bronzed, retired couple, with white teeth and expensive watches, sailing
their gleaming yacht towards a sun-kissed beach in the Caribbean.
killed the dreams of millions of working people who prudently saved
for their old age. It also devalued the resources of the State, which
might otherwise have been able to sustain them in their dotage. The
process continues. The national rate of inflation for pensioner households
has averaged 9% a year for the last four years. Charities like AFTAID,
which have helped elderly people in distress for generations, have never
"It's not just that we are receiving more appeals for help"
says LEWIS GREEN, AFTAID's managing trustee.
"We are encountering more people trapped in truly harrowing situations.
Where most of the necessities of life are unattainable luxuries. Where
you can't imagine how they managed to survive.
"A few weeks ago, we were contacted by a social worker, from a
local charity for older people in Leeds. She had come across a 72 year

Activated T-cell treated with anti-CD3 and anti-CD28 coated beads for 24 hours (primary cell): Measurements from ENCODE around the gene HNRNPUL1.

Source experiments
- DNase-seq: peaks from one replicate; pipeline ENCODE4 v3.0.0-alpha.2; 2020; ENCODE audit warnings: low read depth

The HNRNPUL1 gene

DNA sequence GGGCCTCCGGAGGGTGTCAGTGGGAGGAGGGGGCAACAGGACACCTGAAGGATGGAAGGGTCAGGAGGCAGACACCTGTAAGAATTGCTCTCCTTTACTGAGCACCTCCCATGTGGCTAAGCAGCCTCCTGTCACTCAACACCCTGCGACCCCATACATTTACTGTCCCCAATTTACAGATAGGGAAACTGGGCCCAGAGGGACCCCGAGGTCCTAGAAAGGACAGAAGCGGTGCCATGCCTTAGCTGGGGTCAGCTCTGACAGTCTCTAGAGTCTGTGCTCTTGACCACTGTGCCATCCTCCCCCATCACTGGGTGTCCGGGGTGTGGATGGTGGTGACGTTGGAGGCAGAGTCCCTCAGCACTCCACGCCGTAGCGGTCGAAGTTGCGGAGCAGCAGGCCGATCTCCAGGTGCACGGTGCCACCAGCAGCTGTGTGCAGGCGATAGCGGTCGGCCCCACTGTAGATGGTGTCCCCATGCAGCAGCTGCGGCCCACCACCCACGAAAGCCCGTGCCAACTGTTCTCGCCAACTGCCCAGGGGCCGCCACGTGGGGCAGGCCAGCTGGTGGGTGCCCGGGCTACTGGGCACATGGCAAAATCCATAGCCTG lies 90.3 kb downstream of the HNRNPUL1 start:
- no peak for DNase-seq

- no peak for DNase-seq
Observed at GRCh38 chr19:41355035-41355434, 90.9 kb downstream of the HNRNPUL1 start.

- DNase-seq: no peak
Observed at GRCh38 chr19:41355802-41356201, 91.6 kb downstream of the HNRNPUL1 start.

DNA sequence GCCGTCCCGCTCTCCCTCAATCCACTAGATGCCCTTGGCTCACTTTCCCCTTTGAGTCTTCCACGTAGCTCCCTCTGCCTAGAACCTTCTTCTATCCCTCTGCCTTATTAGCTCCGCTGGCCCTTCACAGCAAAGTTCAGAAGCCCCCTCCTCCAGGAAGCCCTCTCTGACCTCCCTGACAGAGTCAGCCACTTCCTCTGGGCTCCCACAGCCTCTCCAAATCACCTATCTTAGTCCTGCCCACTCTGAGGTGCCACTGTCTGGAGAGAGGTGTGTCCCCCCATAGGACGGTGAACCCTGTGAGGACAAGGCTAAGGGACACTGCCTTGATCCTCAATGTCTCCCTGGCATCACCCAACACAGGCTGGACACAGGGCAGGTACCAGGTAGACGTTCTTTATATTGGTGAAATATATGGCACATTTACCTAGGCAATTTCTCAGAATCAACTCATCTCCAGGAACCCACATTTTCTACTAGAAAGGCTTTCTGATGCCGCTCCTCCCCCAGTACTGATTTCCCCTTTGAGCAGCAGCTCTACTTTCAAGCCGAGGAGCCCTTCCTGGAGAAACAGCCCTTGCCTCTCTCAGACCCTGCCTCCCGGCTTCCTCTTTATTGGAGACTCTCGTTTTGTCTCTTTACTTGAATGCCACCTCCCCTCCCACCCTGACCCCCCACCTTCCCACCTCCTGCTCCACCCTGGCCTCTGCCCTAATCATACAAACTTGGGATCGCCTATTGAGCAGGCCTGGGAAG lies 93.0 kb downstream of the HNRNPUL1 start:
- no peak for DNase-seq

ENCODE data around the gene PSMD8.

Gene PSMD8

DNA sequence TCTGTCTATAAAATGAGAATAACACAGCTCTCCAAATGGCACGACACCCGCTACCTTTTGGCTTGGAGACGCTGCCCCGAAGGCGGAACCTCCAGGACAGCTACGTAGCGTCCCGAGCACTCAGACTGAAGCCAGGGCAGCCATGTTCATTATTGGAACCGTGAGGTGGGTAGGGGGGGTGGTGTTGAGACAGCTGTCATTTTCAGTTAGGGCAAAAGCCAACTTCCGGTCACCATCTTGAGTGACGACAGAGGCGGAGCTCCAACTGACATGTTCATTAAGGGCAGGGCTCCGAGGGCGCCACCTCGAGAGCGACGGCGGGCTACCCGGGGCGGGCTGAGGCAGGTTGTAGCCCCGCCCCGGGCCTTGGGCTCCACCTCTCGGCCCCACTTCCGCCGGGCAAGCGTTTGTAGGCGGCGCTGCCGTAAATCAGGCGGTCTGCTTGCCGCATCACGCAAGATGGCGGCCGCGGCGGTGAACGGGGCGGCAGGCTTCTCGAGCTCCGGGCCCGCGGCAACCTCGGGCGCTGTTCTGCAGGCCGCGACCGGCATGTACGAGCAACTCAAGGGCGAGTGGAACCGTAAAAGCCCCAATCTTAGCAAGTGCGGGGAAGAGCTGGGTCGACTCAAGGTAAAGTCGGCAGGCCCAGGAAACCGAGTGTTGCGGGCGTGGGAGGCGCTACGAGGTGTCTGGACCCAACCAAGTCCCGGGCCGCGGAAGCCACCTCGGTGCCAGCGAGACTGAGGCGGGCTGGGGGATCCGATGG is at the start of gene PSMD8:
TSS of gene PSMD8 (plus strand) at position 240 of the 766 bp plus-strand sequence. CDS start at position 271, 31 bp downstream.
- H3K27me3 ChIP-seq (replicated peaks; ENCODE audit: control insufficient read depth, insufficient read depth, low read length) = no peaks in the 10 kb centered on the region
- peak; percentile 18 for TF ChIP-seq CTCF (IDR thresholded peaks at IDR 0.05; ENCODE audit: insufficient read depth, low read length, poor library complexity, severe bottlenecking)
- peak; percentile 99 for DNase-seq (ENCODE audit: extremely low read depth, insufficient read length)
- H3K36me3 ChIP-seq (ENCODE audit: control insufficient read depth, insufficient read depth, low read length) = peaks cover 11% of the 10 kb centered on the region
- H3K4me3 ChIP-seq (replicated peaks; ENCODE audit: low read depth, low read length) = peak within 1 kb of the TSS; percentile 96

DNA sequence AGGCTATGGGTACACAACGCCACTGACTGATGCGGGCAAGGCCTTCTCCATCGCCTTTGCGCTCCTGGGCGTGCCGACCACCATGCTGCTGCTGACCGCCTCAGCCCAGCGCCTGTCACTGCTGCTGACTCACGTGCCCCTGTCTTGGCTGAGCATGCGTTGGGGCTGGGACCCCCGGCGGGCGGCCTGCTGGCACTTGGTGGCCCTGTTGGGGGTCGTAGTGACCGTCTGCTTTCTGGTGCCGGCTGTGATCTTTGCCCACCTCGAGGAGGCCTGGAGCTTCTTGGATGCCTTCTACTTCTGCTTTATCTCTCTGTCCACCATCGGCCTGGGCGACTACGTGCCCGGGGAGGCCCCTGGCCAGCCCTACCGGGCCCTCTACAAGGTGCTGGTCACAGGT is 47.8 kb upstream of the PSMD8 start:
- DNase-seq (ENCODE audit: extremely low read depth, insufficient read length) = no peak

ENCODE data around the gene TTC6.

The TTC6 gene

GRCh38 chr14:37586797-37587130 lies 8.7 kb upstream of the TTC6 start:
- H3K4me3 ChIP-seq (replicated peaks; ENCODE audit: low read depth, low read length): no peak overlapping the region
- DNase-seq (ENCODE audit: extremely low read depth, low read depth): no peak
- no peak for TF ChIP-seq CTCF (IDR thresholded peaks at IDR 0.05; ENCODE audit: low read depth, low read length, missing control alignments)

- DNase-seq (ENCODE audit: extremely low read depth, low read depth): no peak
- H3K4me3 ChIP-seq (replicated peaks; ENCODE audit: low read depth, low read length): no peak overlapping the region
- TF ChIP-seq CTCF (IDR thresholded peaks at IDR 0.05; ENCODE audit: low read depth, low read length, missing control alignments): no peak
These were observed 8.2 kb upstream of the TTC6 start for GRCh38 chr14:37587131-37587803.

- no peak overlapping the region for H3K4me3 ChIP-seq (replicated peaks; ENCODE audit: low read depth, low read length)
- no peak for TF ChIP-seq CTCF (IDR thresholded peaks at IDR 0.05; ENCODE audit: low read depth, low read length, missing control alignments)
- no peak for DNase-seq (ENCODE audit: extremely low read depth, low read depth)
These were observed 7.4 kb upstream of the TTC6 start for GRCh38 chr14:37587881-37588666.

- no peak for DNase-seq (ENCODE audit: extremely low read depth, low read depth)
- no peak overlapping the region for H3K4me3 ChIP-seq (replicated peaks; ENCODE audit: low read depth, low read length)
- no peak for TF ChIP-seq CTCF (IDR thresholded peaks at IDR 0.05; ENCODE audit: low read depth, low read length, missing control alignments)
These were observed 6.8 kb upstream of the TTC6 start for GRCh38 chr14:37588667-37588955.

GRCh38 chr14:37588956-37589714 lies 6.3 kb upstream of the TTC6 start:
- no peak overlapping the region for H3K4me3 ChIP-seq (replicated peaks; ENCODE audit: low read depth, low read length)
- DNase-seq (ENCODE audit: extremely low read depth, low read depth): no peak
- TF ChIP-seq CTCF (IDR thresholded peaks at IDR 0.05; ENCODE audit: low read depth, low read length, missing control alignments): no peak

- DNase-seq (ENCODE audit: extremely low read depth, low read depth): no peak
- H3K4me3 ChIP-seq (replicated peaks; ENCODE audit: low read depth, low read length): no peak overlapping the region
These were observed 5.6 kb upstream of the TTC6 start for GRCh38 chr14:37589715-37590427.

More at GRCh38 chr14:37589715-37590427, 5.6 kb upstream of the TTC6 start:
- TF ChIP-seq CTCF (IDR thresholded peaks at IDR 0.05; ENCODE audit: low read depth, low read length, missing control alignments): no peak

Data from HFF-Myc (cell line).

old lady, who had been sleeping in an old bed, designed for an infant.
"It was far too small for her and decidedly uncomfortable. She
had fallen out of the thing on numerous occasions. She couldn't afford
a proper bed. Not even second hand. She lives alone, in sheltered accommodation,
on the basic state pension.
"She has cancer of the mouth, throat and breast, COPD, bronchitis,
asthma, diabetes, enlarged liver and arthritis of the spine, shoulders
and neck. We immediately invited her to choose a proper bed from the
Argos catalogue. Within a couple of days, it was delivered and assembled.
For the first time in years, she tells us, night time is now a blessed
"We paid 160 pounds for the bed she chose. Not a great deal of